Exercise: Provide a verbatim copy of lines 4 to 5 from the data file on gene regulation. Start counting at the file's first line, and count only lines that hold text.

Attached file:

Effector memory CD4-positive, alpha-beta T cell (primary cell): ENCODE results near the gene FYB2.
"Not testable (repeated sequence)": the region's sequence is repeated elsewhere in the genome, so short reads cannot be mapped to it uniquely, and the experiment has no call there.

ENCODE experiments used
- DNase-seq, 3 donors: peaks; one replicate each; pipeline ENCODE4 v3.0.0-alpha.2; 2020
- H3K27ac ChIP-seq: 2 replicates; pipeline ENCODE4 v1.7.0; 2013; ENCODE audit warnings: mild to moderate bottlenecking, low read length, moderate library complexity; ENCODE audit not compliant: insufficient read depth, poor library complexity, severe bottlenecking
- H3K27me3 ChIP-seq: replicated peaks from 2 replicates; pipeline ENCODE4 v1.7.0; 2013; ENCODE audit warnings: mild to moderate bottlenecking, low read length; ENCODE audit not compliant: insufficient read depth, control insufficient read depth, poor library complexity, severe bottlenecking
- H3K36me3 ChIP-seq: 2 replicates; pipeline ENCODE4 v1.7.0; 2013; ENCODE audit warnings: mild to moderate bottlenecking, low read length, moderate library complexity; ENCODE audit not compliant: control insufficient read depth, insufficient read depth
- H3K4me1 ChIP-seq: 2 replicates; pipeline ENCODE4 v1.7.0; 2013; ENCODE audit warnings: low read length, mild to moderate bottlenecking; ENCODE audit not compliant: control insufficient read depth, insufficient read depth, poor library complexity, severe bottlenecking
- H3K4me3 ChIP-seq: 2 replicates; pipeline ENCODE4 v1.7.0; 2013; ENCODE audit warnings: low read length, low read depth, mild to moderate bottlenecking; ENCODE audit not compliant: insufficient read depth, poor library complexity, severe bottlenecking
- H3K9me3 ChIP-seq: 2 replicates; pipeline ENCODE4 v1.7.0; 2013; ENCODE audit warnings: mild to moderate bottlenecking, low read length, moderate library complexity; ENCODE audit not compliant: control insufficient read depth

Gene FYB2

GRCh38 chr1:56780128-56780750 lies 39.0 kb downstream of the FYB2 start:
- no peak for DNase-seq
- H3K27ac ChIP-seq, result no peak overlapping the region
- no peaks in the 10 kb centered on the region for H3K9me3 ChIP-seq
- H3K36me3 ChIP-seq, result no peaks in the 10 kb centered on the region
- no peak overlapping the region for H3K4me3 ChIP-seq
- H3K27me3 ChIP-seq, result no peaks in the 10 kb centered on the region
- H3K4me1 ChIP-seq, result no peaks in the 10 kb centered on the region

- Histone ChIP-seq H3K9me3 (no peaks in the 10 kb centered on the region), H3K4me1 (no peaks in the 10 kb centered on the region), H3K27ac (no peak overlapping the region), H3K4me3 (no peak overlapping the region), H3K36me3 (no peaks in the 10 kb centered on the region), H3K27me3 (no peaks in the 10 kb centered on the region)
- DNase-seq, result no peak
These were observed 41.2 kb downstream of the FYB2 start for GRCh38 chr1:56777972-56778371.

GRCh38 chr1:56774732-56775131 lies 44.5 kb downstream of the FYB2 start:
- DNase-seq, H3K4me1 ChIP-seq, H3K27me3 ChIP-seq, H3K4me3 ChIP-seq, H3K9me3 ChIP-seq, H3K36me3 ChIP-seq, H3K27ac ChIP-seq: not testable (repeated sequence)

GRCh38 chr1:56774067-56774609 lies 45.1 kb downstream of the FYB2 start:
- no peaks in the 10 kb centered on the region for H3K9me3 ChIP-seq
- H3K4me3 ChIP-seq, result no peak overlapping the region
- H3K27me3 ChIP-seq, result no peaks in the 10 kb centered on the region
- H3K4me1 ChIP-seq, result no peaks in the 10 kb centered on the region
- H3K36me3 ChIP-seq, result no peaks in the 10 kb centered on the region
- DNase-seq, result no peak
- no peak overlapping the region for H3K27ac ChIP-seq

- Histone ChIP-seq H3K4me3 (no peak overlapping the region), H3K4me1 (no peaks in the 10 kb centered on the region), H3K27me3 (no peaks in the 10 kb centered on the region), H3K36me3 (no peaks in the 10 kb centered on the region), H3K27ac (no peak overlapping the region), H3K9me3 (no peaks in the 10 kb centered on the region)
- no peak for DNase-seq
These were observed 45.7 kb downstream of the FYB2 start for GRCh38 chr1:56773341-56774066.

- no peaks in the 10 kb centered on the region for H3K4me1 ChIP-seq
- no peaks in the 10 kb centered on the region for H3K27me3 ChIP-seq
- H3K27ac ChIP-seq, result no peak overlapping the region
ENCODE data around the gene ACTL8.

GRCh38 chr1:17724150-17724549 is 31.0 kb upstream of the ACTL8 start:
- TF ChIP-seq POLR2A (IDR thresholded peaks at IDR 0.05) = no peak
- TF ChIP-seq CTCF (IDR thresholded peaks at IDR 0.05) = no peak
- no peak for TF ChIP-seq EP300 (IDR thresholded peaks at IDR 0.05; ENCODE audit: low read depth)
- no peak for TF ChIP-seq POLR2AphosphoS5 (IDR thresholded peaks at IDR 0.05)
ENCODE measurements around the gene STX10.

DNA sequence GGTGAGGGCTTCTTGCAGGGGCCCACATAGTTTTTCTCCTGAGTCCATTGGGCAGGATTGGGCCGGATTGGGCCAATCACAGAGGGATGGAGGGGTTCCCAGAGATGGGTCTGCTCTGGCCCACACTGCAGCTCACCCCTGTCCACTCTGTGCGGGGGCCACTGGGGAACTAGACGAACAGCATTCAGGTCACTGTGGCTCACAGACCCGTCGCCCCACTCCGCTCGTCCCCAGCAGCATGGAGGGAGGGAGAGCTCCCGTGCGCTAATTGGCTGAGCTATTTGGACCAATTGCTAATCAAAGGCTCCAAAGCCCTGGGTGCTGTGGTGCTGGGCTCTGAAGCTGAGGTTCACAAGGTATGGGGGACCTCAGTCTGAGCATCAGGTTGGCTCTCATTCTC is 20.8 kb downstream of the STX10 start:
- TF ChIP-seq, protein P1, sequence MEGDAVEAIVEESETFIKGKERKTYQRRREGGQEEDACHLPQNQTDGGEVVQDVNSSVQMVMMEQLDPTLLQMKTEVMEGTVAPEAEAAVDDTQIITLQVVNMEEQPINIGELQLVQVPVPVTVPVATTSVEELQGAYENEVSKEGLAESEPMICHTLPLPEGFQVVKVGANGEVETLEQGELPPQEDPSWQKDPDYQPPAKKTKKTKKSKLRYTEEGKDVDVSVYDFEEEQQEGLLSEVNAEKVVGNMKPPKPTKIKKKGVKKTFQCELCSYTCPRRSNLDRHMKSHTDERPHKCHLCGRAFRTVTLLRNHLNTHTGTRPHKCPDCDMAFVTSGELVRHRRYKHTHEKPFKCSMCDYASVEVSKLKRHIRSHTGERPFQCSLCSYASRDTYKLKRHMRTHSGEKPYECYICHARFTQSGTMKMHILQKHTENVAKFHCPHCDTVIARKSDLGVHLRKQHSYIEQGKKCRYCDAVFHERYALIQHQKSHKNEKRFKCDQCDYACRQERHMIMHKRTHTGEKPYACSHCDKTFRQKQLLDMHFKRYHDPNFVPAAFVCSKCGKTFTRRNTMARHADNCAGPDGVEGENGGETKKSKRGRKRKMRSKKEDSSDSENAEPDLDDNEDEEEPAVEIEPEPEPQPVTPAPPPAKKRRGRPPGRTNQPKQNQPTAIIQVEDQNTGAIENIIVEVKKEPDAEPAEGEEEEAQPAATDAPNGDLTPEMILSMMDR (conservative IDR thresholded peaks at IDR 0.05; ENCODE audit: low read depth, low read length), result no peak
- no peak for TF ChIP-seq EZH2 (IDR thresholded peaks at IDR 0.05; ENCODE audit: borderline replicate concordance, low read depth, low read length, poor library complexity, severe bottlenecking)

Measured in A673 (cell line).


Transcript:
- DNase-seq, 3 donors: peaks; one replicate each; pipeline ENCODE4 v3.0.0-alpha.2; 2020
- H3K27ac ChIP-seq: 2 replicates; pipeline ENCODE4 v1.7.0; 2013; ENCODE audit warnings: mild to moderate bottlenecking, low read length, moderate library complexity; ENCODE audit not compliant: insufficient read depth, poor library complexity, severe bottlenecking